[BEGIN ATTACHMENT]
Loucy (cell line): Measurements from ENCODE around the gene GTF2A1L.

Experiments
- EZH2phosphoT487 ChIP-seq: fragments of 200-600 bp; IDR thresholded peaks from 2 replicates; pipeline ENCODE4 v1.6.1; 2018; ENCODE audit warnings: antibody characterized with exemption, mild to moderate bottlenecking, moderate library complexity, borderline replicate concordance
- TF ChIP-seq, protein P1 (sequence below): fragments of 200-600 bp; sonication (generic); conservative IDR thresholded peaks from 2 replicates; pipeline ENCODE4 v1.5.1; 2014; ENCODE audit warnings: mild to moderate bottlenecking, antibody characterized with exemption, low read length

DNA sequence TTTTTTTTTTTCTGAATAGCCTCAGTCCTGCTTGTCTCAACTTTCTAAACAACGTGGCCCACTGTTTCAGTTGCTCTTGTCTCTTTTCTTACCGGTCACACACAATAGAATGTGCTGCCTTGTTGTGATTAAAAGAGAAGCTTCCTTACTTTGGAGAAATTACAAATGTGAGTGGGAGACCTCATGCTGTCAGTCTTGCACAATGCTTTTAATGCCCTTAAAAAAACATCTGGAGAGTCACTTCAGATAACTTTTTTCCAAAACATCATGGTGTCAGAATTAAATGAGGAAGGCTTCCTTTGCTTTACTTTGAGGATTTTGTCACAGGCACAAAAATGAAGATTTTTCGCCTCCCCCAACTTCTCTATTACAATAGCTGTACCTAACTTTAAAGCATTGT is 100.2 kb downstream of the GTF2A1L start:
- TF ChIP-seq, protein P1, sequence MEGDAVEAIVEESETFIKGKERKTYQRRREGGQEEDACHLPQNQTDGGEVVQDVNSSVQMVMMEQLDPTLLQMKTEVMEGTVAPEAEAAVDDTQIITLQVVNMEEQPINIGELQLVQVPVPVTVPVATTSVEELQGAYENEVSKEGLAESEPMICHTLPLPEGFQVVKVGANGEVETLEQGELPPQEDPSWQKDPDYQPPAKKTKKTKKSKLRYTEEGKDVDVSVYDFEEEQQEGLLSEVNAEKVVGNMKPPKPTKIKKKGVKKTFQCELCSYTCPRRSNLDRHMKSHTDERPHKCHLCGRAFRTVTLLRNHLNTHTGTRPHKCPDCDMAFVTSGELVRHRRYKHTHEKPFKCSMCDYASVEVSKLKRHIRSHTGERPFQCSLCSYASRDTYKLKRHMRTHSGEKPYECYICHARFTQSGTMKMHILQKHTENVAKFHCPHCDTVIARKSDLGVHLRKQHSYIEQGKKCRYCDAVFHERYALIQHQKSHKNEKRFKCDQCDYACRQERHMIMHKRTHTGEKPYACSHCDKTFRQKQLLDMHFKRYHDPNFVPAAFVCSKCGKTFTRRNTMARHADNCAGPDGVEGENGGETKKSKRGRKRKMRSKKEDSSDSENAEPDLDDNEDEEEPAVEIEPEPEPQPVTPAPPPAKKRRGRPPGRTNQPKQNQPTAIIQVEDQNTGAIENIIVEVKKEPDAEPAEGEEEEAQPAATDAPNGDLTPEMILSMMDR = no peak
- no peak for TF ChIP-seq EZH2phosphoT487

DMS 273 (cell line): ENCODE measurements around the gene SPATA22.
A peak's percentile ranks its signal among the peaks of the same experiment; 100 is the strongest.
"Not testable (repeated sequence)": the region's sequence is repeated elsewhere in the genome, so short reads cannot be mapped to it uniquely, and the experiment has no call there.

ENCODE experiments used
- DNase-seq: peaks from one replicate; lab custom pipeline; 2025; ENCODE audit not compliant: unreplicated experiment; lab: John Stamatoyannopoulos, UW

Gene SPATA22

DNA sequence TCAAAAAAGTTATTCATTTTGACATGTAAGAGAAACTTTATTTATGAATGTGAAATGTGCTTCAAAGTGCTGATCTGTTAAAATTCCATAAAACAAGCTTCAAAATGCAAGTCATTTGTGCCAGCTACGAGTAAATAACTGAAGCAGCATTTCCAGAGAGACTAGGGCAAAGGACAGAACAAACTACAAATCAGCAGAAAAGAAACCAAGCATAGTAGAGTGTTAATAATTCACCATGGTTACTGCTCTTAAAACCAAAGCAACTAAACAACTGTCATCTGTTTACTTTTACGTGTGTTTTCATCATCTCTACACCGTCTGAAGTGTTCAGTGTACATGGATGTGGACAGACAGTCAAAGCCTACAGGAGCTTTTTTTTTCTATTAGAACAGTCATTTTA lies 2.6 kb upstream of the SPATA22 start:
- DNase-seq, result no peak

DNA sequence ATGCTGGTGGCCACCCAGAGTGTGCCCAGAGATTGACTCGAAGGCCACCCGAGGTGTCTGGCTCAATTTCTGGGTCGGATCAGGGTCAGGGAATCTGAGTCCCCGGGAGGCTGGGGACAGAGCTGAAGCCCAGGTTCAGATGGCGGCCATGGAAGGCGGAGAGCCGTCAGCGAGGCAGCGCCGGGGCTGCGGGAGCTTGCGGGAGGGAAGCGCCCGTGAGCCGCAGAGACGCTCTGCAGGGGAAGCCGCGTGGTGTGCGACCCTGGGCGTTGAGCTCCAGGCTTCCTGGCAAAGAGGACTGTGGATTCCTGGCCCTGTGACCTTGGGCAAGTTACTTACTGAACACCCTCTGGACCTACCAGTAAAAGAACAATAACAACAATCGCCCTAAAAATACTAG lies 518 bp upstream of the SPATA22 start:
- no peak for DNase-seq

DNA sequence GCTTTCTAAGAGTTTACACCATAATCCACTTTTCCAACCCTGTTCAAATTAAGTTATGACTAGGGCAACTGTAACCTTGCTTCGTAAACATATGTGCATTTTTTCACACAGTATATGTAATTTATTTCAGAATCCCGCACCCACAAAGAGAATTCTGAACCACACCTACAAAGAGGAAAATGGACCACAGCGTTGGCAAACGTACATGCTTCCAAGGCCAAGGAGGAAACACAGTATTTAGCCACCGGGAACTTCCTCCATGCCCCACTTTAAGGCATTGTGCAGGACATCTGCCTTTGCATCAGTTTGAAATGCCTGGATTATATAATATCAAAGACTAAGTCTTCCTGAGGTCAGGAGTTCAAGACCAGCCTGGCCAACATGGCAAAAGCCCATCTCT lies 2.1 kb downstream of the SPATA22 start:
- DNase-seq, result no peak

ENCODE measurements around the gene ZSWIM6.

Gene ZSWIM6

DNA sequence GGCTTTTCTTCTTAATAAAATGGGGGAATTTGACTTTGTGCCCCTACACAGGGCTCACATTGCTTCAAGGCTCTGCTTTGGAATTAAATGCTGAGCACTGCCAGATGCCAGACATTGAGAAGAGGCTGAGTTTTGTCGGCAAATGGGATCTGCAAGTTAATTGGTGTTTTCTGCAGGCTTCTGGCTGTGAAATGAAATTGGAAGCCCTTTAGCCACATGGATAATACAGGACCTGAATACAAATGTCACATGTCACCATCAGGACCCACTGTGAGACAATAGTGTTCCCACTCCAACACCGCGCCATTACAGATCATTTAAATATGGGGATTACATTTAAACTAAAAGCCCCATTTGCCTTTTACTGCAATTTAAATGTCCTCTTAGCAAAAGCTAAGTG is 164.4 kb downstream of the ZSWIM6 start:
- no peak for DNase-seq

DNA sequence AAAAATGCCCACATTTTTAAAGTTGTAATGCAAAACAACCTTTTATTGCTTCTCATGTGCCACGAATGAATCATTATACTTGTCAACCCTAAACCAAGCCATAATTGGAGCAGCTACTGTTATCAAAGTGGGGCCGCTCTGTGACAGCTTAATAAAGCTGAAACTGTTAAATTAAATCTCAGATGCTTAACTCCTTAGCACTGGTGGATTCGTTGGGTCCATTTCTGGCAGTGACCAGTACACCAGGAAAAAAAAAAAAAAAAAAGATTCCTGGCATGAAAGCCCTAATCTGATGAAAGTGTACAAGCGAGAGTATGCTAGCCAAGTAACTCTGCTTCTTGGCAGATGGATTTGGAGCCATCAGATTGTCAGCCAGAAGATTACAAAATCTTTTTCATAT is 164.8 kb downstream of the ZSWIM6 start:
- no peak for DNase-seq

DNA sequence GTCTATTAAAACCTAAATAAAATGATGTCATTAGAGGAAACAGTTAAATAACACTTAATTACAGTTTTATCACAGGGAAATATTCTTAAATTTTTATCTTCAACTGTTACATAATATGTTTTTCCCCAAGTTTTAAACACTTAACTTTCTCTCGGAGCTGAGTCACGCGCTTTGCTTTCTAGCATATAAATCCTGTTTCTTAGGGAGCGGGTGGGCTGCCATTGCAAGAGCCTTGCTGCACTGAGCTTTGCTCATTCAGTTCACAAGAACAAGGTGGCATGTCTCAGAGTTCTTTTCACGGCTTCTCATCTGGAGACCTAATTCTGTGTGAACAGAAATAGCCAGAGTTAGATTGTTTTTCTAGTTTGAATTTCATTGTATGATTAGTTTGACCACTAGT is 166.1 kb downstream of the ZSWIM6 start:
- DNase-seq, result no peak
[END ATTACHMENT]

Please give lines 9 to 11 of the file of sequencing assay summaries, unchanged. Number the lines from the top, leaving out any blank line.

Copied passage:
A peak's percentile ranks its signal among the peaks of the same experiment; 100 is the strongest.
"Not testable (repeated sequence)": the region's sequence is repeated elsewhere in the genome, so short reads cannot be mapped to it uniquely, and the experiment has no call there.

ENCODE experiments used